Every aquarist at some point will contend with algae in their aquariums. While generally harmless, algae can be unsightly; especially when it overtakes an aquarium. There are many products on the market that are labeled “algaecides;” however, in the confines of an aquarium, these often do more harm than good. Thankfully, there are a few ways to reduce the amount of algae in an aquarium naturally.
Reducing Light Exposure
The easiest way to reduce algae growth in your aquarium is to reduce the number of hours the light is left on and limit the ambient light, especially sunlight from windows. This could be as simple as getting a timer for your light and setting it to eight hours a day instead of twelve. In extreme cases, you can black out a tank for days to kill off algae, but if there are livestock inside, this is not advised. If your aquarium is near a window, moving the tank so that sunlight doesn’t hit it or blocking the sunlight either via curtains or covering the tank with contact paper, an aquarium background or even cardboard can reduce the opportunity for algae to get that extra bit of light it craves.
Tweaking the Way You Feed Your Fish
Besides light, the other thing algae thrives on is excess nutrients. In order to starve or reduce algae in your tank, you may need to rethink how you’re feeding your animals. Fish and other aquatic animals often do not require as much food as they’re offered, and anything leftover or uneaten contributes nutrients that algae readily uses. Getting a feeding ring can help train your fish on where to find their food, and will contain flakes so that they do not fall and scatter to all corners of the aquarium. Feed only as much food as your fish eat in a few minutes. Do not feed more unless the previous food offered is completely consumed. If you are feeding your fish multiple times a day, you may want to reduce that to once a day. For most adult fish, this should not be an issue.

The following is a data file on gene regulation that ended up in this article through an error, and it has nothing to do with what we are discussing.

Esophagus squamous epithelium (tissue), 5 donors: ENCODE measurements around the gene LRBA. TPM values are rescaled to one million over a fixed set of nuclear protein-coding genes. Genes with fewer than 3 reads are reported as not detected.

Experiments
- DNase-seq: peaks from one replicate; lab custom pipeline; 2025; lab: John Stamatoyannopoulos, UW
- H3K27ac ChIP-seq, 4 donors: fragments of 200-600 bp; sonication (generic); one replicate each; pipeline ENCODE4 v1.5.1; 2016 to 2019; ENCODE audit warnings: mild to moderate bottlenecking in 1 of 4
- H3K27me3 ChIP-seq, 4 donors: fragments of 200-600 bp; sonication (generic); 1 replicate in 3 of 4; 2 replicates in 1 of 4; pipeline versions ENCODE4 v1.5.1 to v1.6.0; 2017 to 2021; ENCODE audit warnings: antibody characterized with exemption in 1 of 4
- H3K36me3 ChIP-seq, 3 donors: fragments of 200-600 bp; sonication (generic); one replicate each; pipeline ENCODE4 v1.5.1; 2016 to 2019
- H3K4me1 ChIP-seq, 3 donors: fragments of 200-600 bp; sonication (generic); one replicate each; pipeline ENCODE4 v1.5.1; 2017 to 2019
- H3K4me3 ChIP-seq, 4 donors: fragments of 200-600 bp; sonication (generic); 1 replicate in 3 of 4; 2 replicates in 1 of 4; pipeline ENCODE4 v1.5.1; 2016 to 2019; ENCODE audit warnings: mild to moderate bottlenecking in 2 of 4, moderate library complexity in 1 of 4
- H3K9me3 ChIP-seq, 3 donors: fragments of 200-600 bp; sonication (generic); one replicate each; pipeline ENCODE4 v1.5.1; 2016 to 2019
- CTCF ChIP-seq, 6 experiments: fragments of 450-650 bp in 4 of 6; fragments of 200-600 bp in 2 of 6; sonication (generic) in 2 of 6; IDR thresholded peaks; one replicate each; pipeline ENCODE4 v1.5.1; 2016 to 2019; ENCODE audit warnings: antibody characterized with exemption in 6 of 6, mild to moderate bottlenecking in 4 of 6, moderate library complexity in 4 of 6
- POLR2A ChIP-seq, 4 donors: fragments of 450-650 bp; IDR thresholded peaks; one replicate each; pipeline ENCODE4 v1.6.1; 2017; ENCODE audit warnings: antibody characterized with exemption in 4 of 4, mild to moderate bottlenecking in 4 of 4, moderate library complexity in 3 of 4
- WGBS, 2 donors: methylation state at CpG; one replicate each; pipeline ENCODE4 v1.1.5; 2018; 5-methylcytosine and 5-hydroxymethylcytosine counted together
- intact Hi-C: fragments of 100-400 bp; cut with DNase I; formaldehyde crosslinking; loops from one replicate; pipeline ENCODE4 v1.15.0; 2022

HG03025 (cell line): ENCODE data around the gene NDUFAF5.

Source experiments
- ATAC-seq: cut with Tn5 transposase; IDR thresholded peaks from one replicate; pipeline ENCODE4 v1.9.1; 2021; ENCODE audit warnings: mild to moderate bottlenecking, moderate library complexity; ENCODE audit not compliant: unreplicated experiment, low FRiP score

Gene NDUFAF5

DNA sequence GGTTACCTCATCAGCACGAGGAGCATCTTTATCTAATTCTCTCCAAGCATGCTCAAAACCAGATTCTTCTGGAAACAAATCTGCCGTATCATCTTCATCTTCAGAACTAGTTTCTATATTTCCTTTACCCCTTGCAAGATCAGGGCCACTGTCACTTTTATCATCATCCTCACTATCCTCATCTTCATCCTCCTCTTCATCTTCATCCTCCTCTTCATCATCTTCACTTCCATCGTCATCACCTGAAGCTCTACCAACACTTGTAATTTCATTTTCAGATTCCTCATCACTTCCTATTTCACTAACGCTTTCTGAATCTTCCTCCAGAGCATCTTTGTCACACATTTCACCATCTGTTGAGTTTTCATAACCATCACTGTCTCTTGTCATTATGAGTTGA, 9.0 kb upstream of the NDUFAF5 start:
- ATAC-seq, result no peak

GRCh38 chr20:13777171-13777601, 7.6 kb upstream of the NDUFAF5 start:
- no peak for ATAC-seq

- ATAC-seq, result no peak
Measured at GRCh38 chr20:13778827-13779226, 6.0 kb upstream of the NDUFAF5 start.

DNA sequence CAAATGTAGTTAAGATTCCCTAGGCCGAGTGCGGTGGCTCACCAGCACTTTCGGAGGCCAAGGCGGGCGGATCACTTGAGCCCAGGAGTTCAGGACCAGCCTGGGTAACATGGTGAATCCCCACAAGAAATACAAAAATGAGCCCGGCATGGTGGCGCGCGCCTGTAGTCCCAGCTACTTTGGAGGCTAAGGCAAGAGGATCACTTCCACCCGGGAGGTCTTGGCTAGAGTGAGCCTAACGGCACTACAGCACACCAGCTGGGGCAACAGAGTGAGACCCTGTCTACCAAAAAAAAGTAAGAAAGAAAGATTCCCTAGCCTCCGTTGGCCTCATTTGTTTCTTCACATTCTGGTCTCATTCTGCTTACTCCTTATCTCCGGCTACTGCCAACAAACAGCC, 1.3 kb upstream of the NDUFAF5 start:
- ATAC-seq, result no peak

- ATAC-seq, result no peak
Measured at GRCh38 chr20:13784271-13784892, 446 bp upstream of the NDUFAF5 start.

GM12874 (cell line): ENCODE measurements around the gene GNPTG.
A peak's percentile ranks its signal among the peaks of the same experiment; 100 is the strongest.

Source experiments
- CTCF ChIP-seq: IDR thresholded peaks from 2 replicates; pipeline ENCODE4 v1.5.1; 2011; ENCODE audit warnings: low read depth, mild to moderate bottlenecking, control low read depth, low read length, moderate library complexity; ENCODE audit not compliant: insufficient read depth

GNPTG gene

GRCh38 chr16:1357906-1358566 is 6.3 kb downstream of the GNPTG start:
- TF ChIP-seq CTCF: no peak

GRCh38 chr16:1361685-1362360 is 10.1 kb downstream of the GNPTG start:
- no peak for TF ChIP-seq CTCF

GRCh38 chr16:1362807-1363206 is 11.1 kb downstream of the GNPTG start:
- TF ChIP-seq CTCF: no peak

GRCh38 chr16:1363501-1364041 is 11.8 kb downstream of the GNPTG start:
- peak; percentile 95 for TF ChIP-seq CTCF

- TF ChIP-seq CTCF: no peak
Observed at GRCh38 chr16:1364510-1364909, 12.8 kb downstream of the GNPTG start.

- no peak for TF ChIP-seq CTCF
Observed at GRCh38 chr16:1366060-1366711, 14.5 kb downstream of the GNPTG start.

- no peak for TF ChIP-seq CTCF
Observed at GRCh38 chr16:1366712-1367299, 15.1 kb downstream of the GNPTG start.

Algae Scraping/Physical Removal
In addition to reducing light and nutrients, physical removal of algae via scraping the glass and bleaching and scrubbing decor can go a long way towards getting rid of algae’s foothold in your tank. If you have a plastic or acrylic tank, make sure you are only using acrylic safe scrubbers. Be careful that you adequately rinse all decor after bleaching and scrubbing. Soaking decor in Seachem Prime or dechlorinator treated water can help neutralize any lingering bleach.
Scraping algae should be a weekly chore ideally done just before a water change. This will help suck up and remove the bits of algae scraped off.
Oftentimes, the temptation when one contends with an algae problem is to simply get an “algae eater.” While in theory this makes sense, depending on which animal you get to control the algae, you may just be worsening the problem. More animals in a tank can lead to a higher bioload, which means more food for algae. The common pleco (Hypostomus plecostomus), for instance, is often a poor choice in eating algae because of its massive waste production. Not to mention they outgrow most aquariums in a few years’ time. If you are going to use the biological “algae eater” approach, make sure you keep in mind that whatever animal you get to combat the algae doesn’t know you deployed it on a mission. It may haphazardly consume algae, but this doesn’t mean you won’t still have to scrape and monitor water quality. That being said, some great community friendly choices for algae control include: